Rachel Nichols
Born
Rachel Michele Alexander

1973/1974 (age 47–48)
Alma materNorthwestern University
OccupationSports journalist, television host
Years active1995–present
Notable credit(s)
NBA on TNT
Unguarded with Rachel Nichols
SportsCenter
Monday Night Football
Monday Night Countdown
Sunday NFL Countdown
E:60
The Jump
Spouse(s)
Max Nichols
(m. 2001)
Children2

Rachel Michele Nichols (née Alexander; born 1973 or 1974)[1] is an American sports broadcaster who was a television host for ESPN, a sports reporter, and an anchor. She hosted an National Basketball Association (NBA) discussion show, The Jump, which aired weekdays on ESPN and covered news and stories from around the league with a panel of NBA analysts and players.

Early life

Nichols was born Rachel Michele Alexander. She grew up in Potomac, Maryland, where she graduated from Winston Churchill High School.[2][3] In 1995, she graduated from the Medill School of Journalism at Northwestern University.[4]

Career

Nichols began her career as a sports journalist in the 1990s, first writing for the Fort Lauderdale Sun-Sentinel sports page (1995–1996) before covering the NHL's Washington Capitals for the Washington Post (1996–2004).[2] She joined ESPN in 2004, where she became a regular part of SportsCenter, Sunday NFL Countdown and Monday Night Countdown, as well as a regular on the network's NFL and NBA coverage.[5][6] Nichols was also a correspondent for E:60[7] and worked as the sideline reporter on a number of Monday Night Football broadcasts.[8]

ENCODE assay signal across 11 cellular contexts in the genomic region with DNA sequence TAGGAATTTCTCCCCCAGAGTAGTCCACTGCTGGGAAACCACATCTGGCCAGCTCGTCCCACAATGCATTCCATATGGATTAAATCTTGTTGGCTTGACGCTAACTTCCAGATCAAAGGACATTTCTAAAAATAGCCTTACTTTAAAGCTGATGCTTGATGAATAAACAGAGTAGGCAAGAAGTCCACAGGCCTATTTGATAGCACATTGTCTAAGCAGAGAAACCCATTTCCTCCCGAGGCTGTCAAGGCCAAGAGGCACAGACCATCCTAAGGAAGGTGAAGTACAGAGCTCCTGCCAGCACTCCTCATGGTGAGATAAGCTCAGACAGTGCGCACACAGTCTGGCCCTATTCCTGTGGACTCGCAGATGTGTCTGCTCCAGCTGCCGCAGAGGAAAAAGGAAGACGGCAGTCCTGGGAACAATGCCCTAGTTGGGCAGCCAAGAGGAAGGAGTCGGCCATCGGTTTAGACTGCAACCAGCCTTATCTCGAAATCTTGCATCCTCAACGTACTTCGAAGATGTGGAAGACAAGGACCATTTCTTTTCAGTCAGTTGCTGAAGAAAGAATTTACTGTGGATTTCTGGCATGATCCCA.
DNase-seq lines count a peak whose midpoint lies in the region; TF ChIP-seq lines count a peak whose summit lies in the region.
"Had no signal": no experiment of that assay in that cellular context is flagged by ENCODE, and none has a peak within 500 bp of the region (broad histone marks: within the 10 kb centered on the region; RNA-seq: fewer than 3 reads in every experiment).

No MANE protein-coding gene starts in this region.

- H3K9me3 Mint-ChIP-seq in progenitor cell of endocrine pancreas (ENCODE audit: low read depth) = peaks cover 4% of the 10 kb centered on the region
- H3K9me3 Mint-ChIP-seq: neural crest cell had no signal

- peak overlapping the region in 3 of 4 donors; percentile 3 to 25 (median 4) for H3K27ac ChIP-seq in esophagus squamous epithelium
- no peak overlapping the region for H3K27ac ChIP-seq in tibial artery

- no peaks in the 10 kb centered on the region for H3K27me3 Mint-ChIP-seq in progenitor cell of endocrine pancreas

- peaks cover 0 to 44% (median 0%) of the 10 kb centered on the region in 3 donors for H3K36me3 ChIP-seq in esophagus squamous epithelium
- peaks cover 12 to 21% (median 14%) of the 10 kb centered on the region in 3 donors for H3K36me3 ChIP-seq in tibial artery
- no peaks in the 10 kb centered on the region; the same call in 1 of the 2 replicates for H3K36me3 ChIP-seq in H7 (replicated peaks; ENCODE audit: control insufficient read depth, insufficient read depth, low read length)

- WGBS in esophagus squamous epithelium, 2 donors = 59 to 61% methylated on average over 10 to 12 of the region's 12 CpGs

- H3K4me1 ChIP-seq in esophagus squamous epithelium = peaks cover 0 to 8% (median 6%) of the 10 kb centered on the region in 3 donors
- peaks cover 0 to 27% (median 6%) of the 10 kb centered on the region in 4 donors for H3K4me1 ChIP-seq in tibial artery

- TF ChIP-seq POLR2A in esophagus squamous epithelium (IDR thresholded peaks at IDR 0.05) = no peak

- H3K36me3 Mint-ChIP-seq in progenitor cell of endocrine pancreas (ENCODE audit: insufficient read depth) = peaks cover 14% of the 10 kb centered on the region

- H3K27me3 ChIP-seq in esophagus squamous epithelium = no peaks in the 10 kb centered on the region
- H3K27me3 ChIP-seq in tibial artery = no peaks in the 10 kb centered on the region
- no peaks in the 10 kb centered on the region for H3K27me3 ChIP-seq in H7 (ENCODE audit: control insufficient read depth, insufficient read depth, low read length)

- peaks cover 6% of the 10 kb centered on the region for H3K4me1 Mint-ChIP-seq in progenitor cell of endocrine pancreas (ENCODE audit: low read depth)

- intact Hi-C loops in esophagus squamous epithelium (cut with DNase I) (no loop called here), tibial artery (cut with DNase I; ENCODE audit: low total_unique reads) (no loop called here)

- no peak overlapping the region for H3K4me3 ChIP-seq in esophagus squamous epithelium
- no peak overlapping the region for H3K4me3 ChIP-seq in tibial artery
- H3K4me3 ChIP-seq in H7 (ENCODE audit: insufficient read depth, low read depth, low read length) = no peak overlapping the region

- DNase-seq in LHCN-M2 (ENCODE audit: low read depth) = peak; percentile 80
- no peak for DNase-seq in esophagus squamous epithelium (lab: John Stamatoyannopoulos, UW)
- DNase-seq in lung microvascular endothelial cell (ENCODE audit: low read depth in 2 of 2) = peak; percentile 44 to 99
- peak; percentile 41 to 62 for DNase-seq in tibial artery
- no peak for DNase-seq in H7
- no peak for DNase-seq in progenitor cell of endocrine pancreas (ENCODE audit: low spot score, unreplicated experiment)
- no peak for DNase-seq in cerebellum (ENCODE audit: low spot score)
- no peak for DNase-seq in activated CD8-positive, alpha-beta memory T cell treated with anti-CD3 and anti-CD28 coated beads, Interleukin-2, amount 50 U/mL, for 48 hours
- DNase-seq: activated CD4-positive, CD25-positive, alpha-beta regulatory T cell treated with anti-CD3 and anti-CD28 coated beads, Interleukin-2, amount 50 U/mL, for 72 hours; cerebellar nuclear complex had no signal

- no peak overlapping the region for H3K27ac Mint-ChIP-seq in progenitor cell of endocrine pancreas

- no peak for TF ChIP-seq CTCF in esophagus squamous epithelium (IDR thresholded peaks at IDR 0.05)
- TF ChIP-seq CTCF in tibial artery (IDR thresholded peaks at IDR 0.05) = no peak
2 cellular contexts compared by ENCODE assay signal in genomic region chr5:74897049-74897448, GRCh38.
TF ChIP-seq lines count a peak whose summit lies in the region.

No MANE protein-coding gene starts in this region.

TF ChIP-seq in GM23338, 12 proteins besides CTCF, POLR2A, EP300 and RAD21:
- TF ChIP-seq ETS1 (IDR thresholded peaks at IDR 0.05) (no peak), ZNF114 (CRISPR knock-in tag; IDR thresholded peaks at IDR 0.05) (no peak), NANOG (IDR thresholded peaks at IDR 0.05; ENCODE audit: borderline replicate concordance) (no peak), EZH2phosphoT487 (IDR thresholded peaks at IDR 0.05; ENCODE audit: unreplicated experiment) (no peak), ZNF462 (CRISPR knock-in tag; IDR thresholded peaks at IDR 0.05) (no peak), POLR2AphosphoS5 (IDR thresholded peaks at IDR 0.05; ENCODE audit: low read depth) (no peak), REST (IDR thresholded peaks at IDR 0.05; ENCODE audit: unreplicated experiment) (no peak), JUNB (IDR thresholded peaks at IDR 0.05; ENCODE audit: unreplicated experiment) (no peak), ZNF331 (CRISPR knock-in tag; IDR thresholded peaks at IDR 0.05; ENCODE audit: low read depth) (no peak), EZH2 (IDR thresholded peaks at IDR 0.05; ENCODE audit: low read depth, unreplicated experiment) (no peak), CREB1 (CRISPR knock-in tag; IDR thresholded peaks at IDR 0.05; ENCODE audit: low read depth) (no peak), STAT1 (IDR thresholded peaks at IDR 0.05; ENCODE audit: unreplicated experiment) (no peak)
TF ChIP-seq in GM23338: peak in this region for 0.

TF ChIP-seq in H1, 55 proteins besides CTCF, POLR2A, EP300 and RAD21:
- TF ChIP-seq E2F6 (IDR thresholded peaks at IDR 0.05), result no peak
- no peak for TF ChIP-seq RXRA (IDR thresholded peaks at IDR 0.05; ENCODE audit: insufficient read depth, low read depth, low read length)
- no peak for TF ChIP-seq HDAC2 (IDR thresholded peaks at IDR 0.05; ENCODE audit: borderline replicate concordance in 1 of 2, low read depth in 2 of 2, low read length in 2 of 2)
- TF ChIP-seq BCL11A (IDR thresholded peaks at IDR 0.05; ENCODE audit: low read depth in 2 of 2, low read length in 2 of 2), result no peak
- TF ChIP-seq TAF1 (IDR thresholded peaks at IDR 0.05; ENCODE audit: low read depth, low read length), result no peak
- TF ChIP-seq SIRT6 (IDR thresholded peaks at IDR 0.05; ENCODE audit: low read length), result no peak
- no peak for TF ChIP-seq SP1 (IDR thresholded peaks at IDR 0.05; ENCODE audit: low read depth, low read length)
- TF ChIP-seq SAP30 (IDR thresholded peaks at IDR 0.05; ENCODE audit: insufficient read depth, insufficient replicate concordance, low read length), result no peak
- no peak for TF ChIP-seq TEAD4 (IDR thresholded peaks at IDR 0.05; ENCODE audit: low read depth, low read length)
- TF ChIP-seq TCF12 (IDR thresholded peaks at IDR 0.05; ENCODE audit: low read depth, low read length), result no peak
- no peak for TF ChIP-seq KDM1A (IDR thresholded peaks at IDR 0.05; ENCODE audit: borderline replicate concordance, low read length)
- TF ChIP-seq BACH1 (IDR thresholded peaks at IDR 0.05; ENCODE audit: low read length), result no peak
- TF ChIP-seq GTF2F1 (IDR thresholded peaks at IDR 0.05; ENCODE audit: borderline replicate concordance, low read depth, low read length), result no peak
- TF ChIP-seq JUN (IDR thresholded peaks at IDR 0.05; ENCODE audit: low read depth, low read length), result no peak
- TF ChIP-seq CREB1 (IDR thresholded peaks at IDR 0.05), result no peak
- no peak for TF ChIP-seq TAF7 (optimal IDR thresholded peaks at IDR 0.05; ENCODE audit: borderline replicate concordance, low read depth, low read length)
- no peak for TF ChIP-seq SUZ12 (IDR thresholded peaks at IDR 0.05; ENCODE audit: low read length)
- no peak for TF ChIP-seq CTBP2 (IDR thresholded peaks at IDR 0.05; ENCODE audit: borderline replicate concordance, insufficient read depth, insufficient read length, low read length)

In 2013, she left ESPN for CNN and began hosting Unguarded with Rachel Nichols in October of that year. The program would change from a regular series to an occasional special by October of the subsequent year.[9] Nichols was widely praised for her tough questioning of NFL Commissioner Roger Goodell in the wake of the Ray Rice scandal[10] and likewise for confronting boxer Floyd Mayweather on his history of domestic violence.[11] During this same period, Nichols also worked the sidelines for Turner Sports' NBA on TNT program from 2013–2016, working both regular season and playoff games.

After returning to ESPN in 2016, she co-hosted The Jump, a daily discussion show she created covering the NBA.[6][12] She also became a recurring guest-host on the podcast Pardon My Take (2016–present), as well as on the TV show Pardon the Interruption.[13] Prior to the 2019–20 NBA season, she was named host of NBA Saturday Primetime and the NBA Finals on ABC.[14] Plans to have The Jump serve as the Finals pregame show were scrapped amidst the COVID-19 pandemic, when NBA Countdown with host Maria Taylor was made the Finals' pregame and halftime show. Nichols became the sideline reporter for the NBA Finals, replacing Doris Burke, who was moved to radio. Nichols hosted the championship trophy presentation at the end of the finals.[15]